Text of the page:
Lord Byron: The Man, The Myth, The Legend
The Byronic hero is commonly described as arrogant and isolated, while also being seductive and mysterious. Part of the character’s mystery is usually due to their hidden, dark past. Our modern Byronic heroes would be Edward Cullen in Twilight, Tony Stark in Iron Man, and Bruce Wayne in Bat Man. None of these characters could compare to the man who inspired and popularized the use of the Byronic hero in Gothic Romantic literature, Lord Byron.
Byron was unlike all other canonical Romantics in that he was or at least gave a good public impression of being, economically well off. He was also famous; at the time of his death, the most famous writer in Europe.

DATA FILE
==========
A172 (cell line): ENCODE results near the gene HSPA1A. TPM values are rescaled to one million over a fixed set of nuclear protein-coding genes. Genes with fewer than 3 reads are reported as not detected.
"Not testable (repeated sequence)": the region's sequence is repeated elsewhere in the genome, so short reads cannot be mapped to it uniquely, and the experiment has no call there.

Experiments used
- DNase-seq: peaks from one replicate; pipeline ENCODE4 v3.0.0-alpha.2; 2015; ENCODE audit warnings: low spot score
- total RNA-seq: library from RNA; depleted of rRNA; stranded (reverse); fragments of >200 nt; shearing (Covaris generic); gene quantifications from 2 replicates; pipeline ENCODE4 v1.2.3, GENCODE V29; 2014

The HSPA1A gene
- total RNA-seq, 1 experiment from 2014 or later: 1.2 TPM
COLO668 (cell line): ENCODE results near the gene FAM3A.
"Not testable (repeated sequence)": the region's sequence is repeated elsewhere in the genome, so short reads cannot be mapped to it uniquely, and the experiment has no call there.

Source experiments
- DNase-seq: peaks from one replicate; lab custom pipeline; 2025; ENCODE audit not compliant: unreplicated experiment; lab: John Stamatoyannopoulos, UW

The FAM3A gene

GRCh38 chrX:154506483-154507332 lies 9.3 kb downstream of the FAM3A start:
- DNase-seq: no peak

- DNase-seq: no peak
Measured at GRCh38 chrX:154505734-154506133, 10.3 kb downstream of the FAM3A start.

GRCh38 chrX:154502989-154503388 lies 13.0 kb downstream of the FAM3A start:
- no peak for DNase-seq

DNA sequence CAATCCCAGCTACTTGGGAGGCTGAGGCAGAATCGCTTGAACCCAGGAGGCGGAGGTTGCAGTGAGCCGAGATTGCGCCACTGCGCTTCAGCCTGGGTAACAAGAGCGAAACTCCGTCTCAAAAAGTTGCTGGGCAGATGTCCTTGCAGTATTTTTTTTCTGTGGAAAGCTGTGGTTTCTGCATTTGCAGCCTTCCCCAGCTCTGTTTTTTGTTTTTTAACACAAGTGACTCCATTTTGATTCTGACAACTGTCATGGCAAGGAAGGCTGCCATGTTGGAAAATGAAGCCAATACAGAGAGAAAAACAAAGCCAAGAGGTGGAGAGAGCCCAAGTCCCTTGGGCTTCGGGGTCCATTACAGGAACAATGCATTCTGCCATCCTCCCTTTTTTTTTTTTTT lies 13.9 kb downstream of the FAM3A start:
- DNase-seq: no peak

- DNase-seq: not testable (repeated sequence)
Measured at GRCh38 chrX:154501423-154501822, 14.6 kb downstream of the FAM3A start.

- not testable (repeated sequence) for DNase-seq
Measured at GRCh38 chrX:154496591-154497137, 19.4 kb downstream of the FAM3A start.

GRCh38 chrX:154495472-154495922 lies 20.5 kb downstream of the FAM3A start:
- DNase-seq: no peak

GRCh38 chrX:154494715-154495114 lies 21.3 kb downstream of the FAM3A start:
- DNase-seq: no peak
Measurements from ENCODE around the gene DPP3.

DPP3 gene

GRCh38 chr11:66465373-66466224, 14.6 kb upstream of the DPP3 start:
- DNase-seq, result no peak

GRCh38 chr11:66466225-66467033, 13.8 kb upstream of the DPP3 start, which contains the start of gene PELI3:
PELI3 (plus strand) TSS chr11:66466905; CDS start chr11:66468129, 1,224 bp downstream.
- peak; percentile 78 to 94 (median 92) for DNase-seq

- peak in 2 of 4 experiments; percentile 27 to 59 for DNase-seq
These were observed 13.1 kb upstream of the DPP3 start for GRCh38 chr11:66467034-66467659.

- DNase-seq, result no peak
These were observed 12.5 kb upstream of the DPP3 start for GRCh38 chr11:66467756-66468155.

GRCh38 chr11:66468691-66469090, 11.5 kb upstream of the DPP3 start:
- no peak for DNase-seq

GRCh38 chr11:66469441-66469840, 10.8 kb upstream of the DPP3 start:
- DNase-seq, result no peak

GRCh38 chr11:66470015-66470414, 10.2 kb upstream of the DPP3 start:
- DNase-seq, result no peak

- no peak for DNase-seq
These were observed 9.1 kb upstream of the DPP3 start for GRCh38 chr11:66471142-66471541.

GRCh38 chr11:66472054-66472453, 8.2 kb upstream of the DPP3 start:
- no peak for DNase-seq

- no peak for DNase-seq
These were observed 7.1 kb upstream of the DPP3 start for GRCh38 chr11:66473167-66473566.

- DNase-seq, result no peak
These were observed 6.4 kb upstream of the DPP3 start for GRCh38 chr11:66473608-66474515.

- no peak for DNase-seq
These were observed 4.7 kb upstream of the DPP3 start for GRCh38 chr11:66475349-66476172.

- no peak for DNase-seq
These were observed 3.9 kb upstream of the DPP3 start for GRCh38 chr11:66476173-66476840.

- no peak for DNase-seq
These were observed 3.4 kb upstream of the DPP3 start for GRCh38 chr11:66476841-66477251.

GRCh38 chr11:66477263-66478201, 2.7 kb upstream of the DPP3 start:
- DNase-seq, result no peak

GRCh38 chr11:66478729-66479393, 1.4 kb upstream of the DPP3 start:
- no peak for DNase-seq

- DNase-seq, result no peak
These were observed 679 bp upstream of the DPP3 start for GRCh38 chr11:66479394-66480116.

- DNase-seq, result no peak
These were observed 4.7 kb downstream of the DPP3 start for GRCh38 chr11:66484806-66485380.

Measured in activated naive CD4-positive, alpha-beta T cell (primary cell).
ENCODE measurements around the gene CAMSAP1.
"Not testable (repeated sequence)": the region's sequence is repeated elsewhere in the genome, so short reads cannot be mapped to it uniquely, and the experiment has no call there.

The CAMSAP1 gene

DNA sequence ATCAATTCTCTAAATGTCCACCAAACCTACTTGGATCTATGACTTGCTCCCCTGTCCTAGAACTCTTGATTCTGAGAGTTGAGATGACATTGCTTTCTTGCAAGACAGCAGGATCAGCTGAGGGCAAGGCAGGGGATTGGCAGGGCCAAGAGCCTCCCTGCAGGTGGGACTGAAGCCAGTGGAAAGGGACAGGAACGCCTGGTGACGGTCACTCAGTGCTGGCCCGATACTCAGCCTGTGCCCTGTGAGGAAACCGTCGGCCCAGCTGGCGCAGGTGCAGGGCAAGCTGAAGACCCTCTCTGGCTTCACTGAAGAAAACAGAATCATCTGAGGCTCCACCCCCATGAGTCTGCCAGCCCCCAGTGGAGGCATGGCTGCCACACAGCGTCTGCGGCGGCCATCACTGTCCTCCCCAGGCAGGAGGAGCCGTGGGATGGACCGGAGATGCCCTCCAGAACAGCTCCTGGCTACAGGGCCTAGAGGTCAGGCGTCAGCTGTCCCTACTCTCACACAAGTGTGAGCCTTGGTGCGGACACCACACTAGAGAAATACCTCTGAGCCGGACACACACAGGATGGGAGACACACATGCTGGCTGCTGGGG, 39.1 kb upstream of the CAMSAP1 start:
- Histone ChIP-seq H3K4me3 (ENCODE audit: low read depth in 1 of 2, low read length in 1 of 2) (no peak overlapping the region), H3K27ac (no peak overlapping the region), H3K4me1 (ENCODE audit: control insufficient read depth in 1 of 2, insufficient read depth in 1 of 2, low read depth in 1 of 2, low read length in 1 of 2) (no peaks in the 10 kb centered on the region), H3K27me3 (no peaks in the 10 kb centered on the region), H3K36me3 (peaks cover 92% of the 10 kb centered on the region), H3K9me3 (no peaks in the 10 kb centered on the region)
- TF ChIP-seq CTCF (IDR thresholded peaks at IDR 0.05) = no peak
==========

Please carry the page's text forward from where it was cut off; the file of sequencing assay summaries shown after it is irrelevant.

Eighteenth century playboy, George Gordon, Lord Byron was born in London 1788 to John “Mad Jack” Byron and Catherine Gordon, a Scottish heiress. Before the age of one Byron’s father spent all Catherine’s fortune and her and Byron to fend for themselves. This experience took a huge toll on Byron’s mother. Catherine Gordon began to resent
Byron and left him to be taken care of by a nurse who Byron says “early awakened his sexuality” (Damrosch and Dettmar 708). At the age of thirteen, Byron was sent to Harrow for school; around the same time Byron is said to have met his half-sister Augusta.
Lord Byron first appeared as a writer in 1807, at the age of nineteen when Hours of Idleness was published. Byron’s Hours of Idleness, shook the literary world inciting a review from the Edinburgh Review that Byron would later satirize gaining more notoriety. From 1810 to 1811, Byron traveled to Lisbon, Spain, Greece, and Albania. He returned home to London in July 1811. Byron did some work in parliament but that was soon overshadowed by his second work, Childe Harold’s Pilgrimage. This poem was followed by several “eastern” stories inspired by Byron’s travels in 1810 and 1811.